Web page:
Usually police look for the driver following a hit-and-run.
This time, they’re looking for a victim.
Azusa police acted on a tip to find a driver who admitted to hitting a bike rider, even though his story seems to have bigger holes than the one in his windshield.
A press release from the Azusa Police Department says the driver doesn’t even know when he hit the cyclist, telling the police it happened at an unknown time and location, sometime between Saturday night and Monday morning.
The driver reportedly said the victim’s friends laughed about it, and that he drove off after talking with the rider he hit, who also left the scene. Which seems improbable, given the major damage to his windshield, suggesting a significant impact.
Never mind that someone would have to be pretty wasted to crash into someone and not even know when it happened, let alone where.
Police don’t know if a crime actually occurred, but are asking anyone with information to call the Azusa Police Department at 626/812-3200.
This is who we share the roads with.
Bike commuter weshigh was the victim of not one, but two dangerous passes from the same driver — the last one just a foot away, in clear violation of California’s three foot passing law.
And adding insult to injury, the driver yelled at him to “get a car, bitch!” when he caught up to him at a red light.
A better solution would be if the driver wasn’t allowed to use one anymore.
Congratulations to the LACBC’s Tamika Butler on her well-deserved award from the Association of Pedestrian and Bicycle Professionals for 2016 Professional of the Year – Nonprofit Sector.
Streeetsblog quotes Alta Planning’s Jessica Roberts, chair of the APBP’s awards committee, explaining why she was chosen.
“Los Angeles and the entire region are really important right now, not just to the many people that live there but as a national example,” Roberts explained. “What is in the city’s Mobility Plan demonstrates where our nation needs to go, where active transportation is not an after-thought, but a core strategy…LACBC and Tamika are part of writing that important story.”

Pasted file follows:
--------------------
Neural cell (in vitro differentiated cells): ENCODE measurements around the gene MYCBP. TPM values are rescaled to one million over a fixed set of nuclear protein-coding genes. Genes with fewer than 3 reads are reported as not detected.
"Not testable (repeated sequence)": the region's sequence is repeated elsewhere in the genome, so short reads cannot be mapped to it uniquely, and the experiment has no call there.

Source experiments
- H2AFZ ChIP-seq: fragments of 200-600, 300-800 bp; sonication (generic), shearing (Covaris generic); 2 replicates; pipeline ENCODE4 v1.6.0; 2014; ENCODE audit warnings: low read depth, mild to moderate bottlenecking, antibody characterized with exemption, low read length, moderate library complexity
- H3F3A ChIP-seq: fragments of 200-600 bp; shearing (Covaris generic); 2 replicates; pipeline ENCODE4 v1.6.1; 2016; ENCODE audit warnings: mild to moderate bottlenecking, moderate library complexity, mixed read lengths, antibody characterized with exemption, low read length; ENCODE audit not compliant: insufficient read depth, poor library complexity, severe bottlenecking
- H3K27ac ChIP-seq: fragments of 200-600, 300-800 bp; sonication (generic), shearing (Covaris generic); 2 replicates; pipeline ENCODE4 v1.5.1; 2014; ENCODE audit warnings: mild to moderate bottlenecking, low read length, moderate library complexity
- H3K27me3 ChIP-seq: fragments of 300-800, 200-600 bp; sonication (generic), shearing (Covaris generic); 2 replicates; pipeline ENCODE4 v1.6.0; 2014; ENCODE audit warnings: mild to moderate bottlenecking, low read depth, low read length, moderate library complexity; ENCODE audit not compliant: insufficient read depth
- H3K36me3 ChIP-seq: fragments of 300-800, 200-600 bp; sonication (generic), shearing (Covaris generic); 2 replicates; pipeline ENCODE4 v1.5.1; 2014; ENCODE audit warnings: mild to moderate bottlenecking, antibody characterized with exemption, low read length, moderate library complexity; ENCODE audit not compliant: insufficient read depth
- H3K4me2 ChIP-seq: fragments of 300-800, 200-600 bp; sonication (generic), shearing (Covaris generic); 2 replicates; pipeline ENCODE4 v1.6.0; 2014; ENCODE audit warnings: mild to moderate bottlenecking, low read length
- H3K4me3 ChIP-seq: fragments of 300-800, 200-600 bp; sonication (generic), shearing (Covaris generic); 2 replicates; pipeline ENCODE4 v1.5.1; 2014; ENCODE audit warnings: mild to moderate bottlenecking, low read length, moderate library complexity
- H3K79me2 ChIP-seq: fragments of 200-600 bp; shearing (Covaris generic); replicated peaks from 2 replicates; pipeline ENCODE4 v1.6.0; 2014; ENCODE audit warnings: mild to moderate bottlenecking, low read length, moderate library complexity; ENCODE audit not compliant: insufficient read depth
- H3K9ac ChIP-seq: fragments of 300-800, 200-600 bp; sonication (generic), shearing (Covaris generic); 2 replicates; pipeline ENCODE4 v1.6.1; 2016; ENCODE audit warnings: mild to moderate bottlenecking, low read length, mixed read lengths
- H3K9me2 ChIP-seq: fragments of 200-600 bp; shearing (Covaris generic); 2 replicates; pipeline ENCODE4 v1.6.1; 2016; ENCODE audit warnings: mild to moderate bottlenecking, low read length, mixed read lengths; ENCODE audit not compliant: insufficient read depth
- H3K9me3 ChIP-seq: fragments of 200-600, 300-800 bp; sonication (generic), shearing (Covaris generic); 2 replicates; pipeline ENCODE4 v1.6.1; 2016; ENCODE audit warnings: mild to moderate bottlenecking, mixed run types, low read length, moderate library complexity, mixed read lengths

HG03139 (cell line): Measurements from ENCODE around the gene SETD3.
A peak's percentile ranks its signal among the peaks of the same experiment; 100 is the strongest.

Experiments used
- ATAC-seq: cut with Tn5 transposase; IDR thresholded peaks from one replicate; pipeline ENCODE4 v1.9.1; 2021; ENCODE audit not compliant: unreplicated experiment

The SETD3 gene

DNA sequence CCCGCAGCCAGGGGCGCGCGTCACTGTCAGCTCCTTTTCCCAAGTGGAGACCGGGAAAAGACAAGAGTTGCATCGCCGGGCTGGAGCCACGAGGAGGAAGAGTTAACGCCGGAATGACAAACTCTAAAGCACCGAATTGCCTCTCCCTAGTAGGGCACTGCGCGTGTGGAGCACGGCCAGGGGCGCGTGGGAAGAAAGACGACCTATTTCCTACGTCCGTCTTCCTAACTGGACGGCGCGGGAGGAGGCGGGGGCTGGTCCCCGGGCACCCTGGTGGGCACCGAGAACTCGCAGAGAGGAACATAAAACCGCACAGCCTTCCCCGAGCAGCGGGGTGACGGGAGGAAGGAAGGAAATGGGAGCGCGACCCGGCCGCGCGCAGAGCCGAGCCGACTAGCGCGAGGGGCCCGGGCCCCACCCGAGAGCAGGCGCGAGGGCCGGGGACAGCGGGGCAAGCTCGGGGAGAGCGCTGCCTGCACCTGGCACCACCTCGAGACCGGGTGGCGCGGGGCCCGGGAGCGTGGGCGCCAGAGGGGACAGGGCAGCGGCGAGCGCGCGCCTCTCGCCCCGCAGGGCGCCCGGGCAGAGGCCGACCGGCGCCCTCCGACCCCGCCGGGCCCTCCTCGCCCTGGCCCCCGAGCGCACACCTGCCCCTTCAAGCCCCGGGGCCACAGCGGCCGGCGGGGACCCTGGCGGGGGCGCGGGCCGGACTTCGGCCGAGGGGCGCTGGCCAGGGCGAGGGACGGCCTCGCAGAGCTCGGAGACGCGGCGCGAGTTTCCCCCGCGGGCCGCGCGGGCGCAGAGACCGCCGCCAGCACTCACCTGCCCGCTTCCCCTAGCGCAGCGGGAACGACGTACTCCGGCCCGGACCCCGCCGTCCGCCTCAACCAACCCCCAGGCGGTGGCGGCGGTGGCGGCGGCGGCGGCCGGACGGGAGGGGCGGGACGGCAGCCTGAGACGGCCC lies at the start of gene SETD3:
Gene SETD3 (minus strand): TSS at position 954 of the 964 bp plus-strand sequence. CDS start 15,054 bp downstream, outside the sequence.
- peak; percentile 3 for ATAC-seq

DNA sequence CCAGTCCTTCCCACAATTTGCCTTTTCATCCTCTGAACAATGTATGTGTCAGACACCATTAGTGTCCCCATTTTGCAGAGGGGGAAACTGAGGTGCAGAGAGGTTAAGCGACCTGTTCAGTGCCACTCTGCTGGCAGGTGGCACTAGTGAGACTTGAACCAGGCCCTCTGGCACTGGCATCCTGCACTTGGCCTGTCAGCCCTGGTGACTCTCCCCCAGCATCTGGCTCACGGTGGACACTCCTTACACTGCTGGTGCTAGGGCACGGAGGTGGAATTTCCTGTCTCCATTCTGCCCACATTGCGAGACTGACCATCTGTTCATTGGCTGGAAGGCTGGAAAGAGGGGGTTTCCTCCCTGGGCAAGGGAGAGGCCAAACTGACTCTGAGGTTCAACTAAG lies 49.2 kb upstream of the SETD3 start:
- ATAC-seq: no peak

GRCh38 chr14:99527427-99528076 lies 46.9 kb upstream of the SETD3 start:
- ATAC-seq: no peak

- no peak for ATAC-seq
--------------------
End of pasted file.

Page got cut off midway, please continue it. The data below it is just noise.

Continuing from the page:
Then there’s this from another committee member.
“Tamika has challenged the pedestrian and bicycle professional community to grapple with the ways that privilege and structural inequality are embedded in our transportation system and our profession,” wrote Sarah Fine, a member of the APBP awards committee and a planner with the City of Oakland. “We’re all better for it.”
Caught on video: Cycling Weekly offers a bike cam perspective of the Vuelta’s crash-filled stage 10.
Trailing by nearly three minutes, Alberto Contador says his chances of winning the Vuelta are close to nil, although third place Chris Froome thinks he still has a shot.
The LACBC talks with 11-year old bike advocate Matlock Grossman, who impressed everyone with his insightful comments about the Rowena road diet.
The Hollywood Reporter offers a detailed look at the terrifying attack on a Beverly Hills surgeon, which started when three people in Venice claimed he damaged a bicycle and demanded $150 on the spot.
KPCC reports on the launch of West Hollywood’s WeHo Pedals bikeshare, with UCLA up on deck.
Pasadena Star-News columnist Larry Wilson gets it, saying despite the fears of merchants — one in particular — over lost parking, it’s time to give bikes a chance. On the other hand, Susan Shelley of the Daily News apparently doesn’t, insisting that free parking and avoiding poetry readings is fundamental right.
CiclaValley continues his tale of a recent Napa wine tasting bike tour.